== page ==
The oil industry risks a supply crunch as big energy companies focus on US shale and other short-term efforts over the long-term mega-projects seen in years past, the head of Saudi Arabia’s state energy giant said. Amin Nasser, chief executive of Saudi Aramco, said rising investment into short-cycle output, which ebbs and flows faster than conventional projects, would not be enough to meet rising crude demand. “Something like shale oil . . . it is not going to really create a major dent in total global supply requirements up until 2040,” said Mr Nasser in an interview with the Financial Times.
International energy majors are prioritizing cutting costs and returning money to investors through dividends and share buybacks after a brutal industry downturn. “It is an indication that companies are worried about meeting shareholder requirements,” said Mr. Nasser of a reluctance to invest in projects that are costly and take more time to develop but tend to last longer.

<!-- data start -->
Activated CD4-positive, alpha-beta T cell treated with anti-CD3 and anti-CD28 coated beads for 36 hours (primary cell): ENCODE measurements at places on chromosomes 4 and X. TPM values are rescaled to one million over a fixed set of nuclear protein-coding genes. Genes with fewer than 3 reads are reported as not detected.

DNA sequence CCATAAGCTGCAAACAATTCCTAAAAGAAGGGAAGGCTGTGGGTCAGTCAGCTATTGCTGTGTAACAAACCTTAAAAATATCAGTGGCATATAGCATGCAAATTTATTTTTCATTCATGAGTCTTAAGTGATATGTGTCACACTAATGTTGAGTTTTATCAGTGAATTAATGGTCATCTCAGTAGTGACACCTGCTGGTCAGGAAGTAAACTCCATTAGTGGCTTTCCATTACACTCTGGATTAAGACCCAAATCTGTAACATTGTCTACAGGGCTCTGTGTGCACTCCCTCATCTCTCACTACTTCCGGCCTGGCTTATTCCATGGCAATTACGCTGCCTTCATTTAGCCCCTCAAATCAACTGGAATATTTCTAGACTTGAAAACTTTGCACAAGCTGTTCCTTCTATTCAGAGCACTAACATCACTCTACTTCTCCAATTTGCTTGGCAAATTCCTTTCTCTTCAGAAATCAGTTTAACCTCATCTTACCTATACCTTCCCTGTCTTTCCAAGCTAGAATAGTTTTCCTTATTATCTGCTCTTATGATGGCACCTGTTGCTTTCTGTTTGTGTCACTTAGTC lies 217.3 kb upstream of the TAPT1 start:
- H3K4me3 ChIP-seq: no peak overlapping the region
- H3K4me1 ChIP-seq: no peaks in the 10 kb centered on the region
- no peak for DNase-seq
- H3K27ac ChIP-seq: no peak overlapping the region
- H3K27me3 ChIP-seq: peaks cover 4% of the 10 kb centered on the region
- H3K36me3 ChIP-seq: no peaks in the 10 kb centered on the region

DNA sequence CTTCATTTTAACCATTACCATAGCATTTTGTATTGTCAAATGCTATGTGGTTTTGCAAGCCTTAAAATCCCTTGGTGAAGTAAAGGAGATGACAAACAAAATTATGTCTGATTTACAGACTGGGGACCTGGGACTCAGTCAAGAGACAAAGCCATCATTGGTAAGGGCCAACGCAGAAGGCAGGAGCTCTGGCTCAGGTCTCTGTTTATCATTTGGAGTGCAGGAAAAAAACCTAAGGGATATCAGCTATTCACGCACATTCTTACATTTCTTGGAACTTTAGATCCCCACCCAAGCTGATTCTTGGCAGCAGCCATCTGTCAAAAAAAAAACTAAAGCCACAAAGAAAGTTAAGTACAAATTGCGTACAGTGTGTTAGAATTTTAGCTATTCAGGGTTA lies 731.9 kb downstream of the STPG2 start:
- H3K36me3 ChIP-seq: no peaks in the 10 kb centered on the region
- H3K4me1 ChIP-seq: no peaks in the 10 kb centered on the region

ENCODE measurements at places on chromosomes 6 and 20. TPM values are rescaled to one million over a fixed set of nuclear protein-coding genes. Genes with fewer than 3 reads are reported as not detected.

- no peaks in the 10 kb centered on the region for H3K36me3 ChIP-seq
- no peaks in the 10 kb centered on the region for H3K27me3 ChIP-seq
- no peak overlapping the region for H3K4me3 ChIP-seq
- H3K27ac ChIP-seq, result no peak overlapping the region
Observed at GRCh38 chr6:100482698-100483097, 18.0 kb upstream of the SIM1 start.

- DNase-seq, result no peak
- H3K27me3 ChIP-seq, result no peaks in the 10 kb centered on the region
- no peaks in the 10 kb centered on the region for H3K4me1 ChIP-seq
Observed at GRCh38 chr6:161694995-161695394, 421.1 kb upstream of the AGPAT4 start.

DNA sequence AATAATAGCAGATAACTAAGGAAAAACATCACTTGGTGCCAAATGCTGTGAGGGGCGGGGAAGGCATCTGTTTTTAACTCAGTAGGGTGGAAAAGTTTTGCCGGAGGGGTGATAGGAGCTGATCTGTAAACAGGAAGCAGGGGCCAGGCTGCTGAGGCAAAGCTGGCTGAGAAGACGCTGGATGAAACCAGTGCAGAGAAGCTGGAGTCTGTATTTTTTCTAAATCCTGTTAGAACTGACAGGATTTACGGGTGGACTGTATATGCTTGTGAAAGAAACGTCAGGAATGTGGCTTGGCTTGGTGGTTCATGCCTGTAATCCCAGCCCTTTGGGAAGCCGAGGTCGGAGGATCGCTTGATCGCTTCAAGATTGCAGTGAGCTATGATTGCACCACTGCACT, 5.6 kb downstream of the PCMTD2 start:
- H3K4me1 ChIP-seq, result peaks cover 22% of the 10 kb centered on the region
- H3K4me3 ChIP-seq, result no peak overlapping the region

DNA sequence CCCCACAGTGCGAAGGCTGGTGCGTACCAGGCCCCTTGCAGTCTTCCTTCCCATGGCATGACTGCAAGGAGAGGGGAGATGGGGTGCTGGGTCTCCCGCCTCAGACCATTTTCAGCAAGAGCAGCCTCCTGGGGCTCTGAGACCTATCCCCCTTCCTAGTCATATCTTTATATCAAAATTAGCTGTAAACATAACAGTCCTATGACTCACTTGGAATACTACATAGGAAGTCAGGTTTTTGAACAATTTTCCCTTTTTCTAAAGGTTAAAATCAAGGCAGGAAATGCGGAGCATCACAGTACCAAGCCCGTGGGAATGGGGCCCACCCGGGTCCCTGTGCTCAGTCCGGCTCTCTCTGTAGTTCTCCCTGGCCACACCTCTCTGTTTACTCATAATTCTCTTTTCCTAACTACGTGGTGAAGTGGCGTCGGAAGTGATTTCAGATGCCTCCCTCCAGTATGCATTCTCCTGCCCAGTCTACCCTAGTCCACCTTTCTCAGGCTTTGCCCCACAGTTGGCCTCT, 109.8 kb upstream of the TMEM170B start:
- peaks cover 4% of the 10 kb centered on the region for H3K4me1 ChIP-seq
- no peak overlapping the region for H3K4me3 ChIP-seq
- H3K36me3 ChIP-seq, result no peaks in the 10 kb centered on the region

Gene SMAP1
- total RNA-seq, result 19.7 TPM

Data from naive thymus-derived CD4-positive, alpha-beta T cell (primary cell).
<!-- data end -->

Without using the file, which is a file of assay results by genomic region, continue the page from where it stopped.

Technological advances in hydraulic fracturing have unlocked vast amounts of oil from “tight” rock formations, and ExxonMobil, Chevron, and Royal Dutch Shell are among those investing heavily in US shale fields, which generate cash quicker. But the world will still depend on conventional oil such as that from Saudi Arabia, the world’s biggest exporter. Mr Nasser’s comments come as Saudi Arabia’s willingness and preparedness for a stock market listing of Saudi Aramco is in doubt amid concerns about legal exposure and an inability to generate the $2tn valuation sought by the kingdom’s powerful crown prince, Mohammed bin Salman. “It is a sovereign decision,” Mr Nasser said, adding that Riyadh had yet to determine whether an IPO would take place.